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The Daily Wildcat

The Daily Wildcat

 

    Student silence aims to speak volumes about discrimination

    At 5 p.m. yesterday, UA students shout and scream after participating in the national Day of Silence. Participants refused to speak from the moment they woke until the afternoon, protesting the forced silence of the lesbian, gay, bisexual and transgender community and their allies that is caused by the prejudice, discrimination and disgust directed at these groups.
    At 5 p.m. yesterday, UA students shout and scream after participating in the national Day of Silence. Participants refused to speak from the moment they woke until the afternoon, protesting the forced silence of the lesbian, gay, bisexual and transgender community and their allies that is caused by the prejudice, discrimination and disgust directed at these groups.

    A group of about 60 UA students participated in a national Day of Silence yesterday to protest silence faced by lesbian, gay, bisexual and transgender people and their allies.

    Students decked out in turquoise T-shirts went to class and spent the day completely silent from sunrise to sunset, promoting the idea that silence speaks louder than words.

    Activities included a silent group lunch from 1 p.m. to 2 p.m. and a celebration at 5 p.m. that ended the silence with liberating screams and clapping on the UA Mall.

    This is the second year the UA has participated in the event, which was organized by members of Students Promoting Respect for Individuality Through Example.

    Jen McAlonan, a sophomore majoring in English, said staying silent throughout the day was easy for her, especially in her lecture classes.

    “”I’m a lesbian, so I feel like it’s my right (to participate),”” she said.

    Caroline Nelson, a studio art sophomore who participated in the event for the third year in a row, said she decided to participate in the Day of Silence again because it increases awareness of LGBT issues.

    “”A lot of people are afraid to speak up about injustices they are facing,”” she said.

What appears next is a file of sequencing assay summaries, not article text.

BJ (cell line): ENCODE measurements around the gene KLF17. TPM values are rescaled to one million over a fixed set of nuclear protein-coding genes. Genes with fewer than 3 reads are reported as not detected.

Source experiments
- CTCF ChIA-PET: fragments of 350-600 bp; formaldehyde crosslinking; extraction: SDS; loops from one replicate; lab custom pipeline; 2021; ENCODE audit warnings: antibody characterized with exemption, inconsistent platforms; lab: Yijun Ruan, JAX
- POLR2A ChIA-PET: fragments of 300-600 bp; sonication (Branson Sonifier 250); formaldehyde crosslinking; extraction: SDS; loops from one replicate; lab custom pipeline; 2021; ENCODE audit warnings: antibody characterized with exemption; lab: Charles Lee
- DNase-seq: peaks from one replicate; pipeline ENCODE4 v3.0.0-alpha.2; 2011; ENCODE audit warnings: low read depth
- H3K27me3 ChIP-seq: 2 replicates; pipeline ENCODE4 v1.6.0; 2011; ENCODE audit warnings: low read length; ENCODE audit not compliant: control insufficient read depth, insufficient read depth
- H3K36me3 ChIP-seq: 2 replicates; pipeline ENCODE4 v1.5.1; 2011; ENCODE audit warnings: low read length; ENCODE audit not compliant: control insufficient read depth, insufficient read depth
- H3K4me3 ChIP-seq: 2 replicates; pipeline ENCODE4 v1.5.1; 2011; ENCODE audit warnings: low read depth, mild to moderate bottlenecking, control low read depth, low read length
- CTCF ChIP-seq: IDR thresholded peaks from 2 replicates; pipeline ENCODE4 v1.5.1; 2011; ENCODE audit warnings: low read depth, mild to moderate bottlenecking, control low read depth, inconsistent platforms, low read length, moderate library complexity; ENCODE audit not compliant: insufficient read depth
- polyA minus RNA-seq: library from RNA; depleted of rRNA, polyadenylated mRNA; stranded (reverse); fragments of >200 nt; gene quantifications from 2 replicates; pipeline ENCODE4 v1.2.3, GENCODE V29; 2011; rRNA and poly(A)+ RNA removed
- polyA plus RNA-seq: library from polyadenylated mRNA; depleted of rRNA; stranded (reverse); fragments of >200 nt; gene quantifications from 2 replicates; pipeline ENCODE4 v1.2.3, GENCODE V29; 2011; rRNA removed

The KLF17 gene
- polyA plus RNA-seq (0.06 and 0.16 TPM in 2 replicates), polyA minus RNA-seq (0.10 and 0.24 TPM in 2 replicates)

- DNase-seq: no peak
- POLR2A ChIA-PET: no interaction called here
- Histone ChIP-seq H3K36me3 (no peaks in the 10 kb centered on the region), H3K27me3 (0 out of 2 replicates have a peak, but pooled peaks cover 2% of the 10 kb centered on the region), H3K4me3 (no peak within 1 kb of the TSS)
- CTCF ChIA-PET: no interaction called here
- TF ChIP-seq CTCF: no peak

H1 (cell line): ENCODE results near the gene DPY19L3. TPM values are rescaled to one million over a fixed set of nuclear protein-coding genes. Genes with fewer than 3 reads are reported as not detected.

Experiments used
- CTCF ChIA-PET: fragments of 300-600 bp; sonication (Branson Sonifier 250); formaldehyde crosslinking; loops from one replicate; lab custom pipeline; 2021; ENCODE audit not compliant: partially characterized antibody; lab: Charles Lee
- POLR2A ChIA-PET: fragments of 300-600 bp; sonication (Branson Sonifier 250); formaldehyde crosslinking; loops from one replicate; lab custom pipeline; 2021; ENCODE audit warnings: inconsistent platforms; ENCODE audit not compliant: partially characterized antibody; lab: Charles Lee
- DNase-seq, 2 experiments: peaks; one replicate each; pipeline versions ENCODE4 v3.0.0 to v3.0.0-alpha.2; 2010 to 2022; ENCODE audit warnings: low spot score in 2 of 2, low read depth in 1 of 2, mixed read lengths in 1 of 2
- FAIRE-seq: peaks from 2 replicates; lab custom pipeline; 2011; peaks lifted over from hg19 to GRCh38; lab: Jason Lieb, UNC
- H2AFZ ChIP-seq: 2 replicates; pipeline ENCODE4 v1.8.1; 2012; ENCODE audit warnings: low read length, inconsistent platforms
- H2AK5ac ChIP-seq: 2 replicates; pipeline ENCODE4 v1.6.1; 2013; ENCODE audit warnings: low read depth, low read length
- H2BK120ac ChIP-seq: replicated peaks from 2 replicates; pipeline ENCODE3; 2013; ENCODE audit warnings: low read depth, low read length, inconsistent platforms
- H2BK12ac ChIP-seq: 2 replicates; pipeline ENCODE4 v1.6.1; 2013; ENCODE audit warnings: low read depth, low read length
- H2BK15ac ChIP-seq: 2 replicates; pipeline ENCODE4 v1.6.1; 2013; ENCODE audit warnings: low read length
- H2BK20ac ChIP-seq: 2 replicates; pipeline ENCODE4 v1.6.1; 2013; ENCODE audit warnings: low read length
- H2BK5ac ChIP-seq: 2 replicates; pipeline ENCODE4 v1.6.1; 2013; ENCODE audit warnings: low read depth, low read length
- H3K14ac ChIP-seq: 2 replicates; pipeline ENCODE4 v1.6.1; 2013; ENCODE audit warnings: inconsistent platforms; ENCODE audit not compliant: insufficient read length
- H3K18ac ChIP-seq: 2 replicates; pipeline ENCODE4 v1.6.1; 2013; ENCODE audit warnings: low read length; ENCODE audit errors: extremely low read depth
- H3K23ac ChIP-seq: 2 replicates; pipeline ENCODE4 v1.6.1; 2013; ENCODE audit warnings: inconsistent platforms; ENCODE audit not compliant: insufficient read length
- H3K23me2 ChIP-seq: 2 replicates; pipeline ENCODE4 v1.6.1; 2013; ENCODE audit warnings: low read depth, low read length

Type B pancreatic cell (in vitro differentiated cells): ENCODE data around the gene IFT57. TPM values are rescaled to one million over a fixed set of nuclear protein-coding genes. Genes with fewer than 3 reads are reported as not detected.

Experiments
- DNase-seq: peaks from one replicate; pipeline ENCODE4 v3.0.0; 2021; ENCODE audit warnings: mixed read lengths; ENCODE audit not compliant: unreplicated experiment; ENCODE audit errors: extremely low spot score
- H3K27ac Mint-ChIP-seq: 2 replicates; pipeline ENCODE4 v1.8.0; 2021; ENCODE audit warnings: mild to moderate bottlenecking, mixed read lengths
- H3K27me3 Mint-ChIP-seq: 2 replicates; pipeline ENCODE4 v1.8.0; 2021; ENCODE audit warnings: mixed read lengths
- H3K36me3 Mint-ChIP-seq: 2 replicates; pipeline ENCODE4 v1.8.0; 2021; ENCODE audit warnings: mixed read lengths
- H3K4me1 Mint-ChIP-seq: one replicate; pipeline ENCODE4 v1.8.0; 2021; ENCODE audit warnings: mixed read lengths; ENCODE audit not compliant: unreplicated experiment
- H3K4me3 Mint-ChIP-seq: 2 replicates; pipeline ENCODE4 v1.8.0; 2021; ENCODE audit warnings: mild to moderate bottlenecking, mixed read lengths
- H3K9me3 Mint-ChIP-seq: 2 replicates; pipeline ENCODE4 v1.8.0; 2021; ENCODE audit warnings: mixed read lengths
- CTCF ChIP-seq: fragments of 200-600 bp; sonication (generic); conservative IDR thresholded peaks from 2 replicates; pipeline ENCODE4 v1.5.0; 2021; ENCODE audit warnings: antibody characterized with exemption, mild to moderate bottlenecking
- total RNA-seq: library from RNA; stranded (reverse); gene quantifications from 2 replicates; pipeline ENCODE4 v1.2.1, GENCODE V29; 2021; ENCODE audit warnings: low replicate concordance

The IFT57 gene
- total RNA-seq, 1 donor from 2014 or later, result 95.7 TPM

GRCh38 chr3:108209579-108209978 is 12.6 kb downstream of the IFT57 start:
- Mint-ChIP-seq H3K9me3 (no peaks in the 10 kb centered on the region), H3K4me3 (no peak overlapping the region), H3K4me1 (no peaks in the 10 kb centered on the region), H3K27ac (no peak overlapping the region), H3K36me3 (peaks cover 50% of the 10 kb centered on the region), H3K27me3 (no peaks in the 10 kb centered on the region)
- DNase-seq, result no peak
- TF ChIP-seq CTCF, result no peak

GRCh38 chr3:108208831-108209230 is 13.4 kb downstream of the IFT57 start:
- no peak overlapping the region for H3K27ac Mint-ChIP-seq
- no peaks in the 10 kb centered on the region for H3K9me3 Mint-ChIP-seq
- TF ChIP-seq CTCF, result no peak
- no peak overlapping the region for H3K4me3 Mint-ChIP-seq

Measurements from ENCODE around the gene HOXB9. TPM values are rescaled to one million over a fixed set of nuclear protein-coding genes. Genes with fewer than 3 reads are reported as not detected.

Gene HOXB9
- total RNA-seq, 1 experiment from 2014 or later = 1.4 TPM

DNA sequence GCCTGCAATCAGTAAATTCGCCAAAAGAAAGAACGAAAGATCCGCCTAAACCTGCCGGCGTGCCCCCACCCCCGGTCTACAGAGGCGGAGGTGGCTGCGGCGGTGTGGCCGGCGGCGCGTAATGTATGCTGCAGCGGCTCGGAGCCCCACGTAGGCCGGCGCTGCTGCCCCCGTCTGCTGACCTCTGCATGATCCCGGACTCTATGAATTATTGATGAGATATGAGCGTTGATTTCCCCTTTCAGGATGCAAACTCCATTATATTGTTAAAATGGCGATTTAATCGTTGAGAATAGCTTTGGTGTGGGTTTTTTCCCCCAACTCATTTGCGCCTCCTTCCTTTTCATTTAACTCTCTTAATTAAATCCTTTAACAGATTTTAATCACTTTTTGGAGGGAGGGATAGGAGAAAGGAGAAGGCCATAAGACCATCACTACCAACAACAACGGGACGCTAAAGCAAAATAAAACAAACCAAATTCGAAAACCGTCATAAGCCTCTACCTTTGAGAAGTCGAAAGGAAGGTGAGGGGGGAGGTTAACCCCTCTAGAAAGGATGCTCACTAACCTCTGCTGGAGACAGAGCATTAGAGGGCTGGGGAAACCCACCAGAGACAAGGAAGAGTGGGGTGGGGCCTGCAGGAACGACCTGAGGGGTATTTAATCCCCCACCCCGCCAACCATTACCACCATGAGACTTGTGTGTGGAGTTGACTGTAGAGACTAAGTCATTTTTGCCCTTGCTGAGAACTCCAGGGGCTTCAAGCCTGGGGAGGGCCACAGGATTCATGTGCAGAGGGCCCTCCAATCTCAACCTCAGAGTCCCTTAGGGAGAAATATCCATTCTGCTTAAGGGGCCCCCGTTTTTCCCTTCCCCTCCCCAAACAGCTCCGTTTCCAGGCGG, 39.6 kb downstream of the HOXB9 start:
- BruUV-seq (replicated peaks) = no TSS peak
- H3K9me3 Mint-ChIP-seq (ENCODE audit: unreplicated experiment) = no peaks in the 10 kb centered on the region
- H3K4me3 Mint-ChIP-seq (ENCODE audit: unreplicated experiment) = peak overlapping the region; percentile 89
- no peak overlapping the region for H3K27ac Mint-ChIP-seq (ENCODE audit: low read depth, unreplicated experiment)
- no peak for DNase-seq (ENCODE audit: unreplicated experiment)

Nelson said the turnout for the event this year was lower than usual but attributed it to a lack of publicity.

    “”I know a lot of people who were interested but didn’t know where it was,”” she said.

    Kristina Koenig, a special education and rehab junior and secretary for SPRITE, said the Day of Silence is an effective way to promote group and personal messages to people.

    “”I think it sends out the message that people need to be more accepting and oppressed groups don’t need to keep things secret,”” Koenig said.

    Koenig said some of her friends feel like they can’t share their lifestyles with other people.

    “”If people on campus were more accepting and encouraging, we wouldn’t have that problem,”” she said.

    Koenig said she would have liked to see a bigger turnout, but the group had issues with fundraising this year.

    Brandon Toussaint, program director for SPRITE, said the Day of Silence is not only about LGBT issues; it’s about people who feel “”closeted”” for any reason.

    Toussaint said students should be careful about their actions, because any type of negative attitude can push people into the “”closet.””

    “”Think about all of the voices you didn’t hear today that you might have wanted to,”” Toussaint said.

    The Day of Silence was founded in 1996 at the University of Virginia, and has spread to more than 1,900 middle schools, high schools and colleges nationwide, according to the organization’s Web site, www.dayofsilence.org.

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